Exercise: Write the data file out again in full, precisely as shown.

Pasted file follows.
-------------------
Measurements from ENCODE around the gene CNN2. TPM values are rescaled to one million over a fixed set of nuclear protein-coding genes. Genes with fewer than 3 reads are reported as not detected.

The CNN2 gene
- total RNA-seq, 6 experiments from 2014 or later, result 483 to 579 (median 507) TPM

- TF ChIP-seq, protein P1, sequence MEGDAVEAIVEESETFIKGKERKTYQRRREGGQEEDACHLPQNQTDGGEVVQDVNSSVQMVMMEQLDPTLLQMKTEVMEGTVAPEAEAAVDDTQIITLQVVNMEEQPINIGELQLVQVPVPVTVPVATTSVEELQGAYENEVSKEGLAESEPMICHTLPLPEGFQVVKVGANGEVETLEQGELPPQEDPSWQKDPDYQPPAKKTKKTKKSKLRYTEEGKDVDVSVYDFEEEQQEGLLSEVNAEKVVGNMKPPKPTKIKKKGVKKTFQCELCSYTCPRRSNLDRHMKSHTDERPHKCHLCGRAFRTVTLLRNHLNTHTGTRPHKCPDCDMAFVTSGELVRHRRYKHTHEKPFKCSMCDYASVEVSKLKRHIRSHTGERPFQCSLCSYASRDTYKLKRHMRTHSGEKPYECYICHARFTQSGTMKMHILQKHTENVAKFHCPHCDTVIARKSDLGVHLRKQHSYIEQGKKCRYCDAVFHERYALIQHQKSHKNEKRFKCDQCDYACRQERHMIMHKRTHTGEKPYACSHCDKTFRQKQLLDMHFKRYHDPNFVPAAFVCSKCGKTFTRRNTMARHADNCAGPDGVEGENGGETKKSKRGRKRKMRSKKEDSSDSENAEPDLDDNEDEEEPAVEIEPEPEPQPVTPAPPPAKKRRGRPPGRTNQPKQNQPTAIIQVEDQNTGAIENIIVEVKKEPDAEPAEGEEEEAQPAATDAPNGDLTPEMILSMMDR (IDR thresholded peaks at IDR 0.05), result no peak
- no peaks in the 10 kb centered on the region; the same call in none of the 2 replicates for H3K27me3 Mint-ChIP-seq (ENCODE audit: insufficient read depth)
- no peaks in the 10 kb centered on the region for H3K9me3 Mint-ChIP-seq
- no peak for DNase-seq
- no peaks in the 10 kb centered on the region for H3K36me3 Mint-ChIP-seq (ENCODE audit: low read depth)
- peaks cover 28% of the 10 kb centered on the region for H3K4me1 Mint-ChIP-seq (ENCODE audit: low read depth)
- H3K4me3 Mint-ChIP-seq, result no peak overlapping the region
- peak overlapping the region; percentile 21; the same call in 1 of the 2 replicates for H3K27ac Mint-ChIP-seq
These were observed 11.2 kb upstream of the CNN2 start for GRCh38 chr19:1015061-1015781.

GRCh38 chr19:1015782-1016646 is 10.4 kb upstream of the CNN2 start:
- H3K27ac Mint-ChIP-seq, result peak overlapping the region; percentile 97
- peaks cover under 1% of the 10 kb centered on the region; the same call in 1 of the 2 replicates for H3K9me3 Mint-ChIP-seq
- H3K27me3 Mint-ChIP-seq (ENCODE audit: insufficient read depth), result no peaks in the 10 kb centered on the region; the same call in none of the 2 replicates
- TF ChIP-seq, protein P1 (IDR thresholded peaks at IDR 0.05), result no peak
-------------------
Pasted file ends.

Measurements from ENCODE around the gene CNN2. TPM values are rescaled to one million over a fixed set of nuclear protein-coding genes. Genes with fewer than 3 reads are reported as not detected.

The CNN2 gene
- total RNA-seq, 6 experiments from 2014 or later, result 483 to 579 (median 507) TPM

- TF ChIP-seq, protein P1, sequence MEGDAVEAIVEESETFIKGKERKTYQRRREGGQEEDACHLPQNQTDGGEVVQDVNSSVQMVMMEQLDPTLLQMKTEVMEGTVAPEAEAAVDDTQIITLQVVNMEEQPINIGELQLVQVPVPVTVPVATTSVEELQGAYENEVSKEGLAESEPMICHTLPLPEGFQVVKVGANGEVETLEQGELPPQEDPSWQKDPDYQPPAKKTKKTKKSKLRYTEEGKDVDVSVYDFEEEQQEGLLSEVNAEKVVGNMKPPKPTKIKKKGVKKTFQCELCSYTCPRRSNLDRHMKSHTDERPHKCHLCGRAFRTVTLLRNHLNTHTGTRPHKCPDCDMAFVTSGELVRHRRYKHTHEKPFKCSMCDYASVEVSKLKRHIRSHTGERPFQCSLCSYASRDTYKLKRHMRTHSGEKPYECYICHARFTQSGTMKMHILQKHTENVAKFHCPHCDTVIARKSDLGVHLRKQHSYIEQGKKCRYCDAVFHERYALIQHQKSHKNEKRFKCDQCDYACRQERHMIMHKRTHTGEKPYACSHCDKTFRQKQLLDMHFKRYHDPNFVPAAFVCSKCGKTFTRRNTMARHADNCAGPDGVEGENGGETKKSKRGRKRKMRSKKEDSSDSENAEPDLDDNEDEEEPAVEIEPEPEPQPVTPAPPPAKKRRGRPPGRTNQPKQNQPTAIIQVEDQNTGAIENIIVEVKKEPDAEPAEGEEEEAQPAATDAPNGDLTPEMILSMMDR (IDR thresholded peaks at IDR 0.05), result no peak
- no peaks in the 10 kb centered on the region; the same call in none of the 2 replicates for H3K27me3 Mint-ChIP-seq (ENCODE audit: insufficient read depth)
- no peaks in the 10 kb centered on the region for H3K9me3 Mint-ChIP-seq
- no peak for DNase-seq
- no peaks in the 10 kb centered on the region for H3K36me3 Mint-ChIP-seq (ENCODE audit: low read depth)
- peaks cover 28% of the 10 kb centered on the region for H3K4me1 Mint-ChIP-seq (ENCODE audit: low read depth)
- H3K4me3 Mint-ChIP-seq, result no peak overlapping the region
- peak overlapping the region; percentile 21; the same call in 1 of the 2 replicates for H3K27ac Mint-ChIP-seq
These were observed 11.2 kb upstream of the CNN2 start for GRCh38 chr19:1015061-1015781.

GRCh38 chr19:1015782-1016646 is 10.4 kb upstream of the CNN2 start:
- H3K27ac Mint-ChIP-seq, result peak overlapping the region; percentile 97
- peaks cover under 1% of the 10 kb centered on the region; the same call in 1 of the 2 replicates for H3K9me3 Mint-ChIP-seq
- H3K27me3 Mint-ChIP-seq (ENCODE audit: insufficient read depth), result no peaks in the 10 kb centered on the region; the same call in none of the 2 replicates
- TF ChIP-seq, protein P1 (IDR thresholded peaks at IDR 0.05), result no peak